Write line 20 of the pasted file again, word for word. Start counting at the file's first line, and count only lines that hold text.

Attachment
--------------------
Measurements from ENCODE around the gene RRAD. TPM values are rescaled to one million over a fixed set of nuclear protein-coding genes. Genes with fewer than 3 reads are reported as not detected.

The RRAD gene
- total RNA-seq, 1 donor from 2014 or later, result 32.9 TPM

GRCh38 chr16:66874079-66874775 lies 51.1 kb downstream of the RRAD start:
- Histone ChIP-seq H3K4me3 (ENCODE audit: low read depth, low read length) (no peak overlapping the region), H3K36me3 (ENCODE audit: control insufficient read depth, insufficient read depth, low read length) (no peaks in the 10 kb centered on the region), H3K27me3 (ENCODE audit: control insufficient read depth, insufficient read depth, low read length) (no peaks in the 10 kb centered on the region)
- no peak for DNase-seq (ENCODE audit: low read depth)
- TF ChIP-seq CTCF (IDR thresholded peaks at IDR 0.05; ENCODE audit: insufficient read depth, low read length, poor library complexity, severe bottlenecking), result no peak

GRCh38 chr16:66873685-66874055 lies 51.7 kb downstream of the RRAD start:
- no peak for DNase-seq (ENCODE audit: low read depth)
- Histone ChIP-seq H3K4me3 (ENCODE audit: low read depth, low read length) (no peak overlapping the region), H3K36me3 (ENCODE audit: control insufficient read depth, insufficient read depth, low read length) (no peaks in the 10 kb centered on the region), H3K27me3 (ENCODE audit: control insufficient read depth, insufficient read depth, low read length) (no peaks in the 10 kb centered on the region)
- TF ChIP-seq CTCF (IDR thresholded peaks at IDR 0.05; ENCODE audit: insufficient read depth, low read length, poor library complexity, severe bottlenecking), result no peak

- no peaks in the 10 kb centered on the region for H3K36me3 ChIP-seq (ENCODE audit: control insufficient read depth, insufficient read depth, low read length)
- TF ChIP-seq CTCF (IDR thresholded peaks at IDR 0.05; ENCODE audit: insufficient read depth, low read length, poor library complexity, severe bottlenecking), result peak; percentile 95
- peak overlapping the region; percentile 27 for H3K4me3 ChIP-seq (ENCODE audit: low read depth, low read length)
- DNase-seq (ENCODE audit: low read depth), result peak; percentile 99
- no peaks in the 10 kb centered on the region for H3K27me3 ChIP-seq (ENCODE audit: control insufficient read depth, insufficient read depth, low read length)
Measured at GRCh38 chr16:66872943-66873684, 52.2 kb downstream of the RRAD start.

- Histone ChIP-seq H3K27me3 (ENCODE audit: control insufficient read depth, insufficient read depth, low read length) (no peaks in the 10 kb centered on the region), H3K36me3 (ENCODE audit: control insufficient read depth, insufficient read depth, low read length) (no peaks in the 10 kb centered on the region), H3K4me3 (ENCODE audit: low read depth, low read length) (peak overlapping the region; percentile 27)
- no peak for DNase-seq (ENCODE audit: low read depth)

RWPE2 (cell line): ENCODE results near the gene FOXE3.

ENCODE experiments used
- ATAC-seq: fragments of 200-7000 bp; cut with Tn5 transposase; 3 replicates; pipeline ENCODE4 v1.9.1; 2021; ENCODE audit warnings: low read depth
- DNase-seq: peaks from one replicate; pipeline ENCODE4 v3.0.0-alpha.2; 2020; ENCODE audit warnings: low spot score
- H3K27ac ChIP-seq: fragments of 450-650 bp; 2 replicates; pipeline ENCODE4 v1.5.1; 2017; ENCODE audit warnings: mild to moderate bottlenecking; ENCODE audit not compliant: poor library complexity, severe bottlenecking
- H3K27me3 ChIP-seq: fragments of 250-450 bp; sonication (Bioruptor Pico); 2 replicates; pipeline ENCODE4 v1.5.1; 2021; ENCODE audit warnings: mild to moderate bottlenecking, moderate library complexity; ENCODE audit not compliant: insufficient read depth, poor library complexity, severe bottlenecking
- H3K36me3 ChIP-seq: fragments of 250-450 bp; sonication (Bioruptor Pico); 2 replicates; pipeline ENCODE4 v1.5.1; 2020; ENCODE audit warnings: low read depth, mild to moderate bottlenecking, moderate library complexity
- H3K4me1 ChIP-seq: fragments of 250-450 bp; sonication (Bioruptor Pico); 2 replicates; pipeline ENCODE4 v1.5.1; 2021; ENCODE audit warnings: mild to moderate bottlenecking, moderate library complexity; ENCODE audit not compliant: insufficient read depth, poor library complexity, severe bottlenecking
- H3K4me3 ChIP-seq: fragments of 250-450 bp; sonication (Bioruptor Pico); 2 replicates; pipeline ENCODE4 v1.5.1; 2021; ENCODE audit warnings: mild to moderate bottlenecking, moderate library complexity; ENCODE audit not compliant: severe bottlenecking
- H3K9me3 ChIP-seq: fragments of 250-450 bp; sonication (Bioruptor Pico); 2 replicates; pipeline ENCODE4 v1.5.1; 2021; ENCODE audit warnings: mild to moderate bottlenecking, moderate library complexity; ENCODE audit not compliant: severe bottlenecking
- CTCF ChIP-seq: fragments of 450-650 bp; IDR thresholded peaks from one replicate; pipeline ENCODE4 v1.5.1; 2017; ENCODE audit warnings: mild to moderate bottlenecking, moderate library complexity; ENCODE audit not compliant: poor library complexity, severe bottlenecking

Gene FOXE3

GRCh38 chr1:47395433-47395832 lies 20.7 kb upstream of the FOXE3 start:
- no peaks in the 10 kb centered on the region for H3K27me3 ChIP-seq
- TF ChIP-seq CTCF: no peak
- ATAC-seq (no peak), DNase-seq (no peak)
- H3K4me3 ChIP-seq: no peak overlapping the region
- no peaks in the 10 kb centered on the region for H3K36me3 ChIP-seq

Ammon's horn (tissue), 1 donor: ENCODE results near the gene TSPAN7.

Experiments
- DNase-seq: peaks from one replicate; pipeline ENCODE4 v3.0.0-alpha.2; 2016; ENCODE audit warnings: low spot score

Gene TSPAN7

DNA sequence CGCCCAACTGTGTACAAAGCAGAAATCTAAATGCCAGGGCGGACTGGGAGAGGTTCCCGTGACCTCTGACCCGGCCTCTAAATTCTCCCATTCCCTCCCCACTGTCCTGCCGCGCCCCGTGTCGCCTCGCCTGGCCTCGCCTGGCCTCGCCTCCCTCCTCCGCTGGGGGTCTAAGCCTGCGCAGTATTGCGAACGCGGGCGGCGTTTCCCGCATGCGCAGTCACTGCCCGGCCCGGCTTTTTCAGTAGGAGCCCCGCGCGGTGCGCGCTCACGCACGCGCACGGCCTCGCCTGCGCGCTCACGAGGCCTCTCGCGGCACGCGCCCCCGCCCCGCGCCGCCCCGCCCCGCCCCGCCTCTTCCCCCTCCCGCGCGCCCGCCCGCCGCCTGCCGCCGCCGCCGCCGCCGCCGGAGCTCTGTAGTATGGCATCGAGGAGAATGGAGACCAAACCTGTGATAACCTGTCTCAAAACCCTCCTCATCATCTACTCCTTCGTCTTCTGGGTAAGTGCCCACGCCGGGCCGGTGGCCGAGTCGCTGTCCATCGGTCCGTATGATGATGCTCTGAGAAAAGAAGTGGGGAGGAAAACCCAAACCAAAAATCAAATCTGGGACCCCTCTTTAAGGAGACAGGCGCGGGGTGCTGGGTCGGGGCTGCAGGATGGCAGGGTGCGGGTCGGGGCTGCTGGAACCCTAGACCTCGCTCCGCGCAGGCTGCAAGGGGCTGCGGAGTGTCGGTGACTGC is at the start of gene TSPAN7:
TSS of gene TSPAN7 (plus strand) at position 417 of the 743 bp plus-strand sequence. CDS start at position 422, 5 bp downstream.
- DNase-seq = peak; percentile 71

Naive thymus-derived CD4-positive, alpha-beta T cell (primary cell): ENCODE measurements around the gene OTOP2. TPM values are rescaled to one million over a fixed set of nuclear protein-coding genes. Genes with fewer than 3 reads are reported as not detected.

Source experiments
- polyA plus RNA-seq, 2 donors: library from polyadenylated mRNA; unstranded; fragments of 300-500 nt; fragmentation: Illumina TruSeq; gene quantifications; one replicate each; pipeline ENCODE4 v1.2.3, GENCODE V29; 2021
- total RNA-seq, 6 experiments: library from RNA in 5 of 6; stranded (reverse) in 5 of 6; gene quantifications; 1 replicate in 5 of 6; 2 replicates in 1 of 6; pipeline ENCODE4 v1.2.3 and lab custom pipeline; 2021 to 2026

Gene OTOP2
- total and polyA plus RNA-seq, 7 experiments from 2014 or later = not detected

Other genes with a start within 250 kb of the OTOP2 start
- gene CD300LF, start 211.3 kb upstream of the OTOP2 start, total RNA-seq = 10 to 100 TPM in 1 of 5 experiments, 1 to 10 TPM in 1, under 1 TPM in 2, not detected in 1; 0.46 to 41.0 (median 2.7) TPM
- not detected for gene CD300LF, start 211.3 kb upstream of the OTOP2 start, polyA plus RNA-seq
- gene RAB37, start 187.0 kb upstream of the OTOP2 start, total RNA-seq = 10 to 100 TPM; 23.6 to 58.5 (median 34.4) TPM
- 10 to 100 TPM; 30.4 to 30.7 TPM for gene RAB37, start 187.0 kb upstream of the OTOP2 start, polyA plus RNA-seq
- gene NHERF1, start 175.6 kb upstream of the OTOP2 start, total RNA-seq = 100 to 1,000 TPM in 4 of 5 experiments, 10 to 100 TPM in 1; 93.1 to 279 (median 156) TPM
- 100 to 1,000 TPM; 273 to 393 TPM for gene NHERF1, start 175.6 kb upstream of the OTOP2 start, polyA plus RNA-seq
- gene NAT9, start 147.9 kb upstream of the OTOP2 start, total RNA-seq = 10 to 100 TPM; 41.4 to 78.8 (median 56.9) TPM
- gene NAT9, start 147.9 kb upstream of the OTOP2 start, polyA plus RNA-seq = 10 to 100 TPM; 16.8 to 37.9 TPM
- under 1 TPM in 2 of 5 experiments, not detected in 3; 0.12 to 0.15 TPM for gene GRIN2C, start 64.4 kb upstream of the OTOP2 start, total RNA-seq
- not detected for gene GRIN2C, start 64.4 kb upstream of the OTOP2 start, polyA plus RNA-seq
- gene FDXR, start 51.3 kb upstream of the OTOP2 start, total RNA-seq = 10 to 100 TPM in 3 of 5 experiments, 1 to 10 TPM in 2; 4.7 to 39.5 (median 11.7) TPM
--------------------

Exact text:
RWPE2 (cell line): ENCODE results near the gene FOXE3.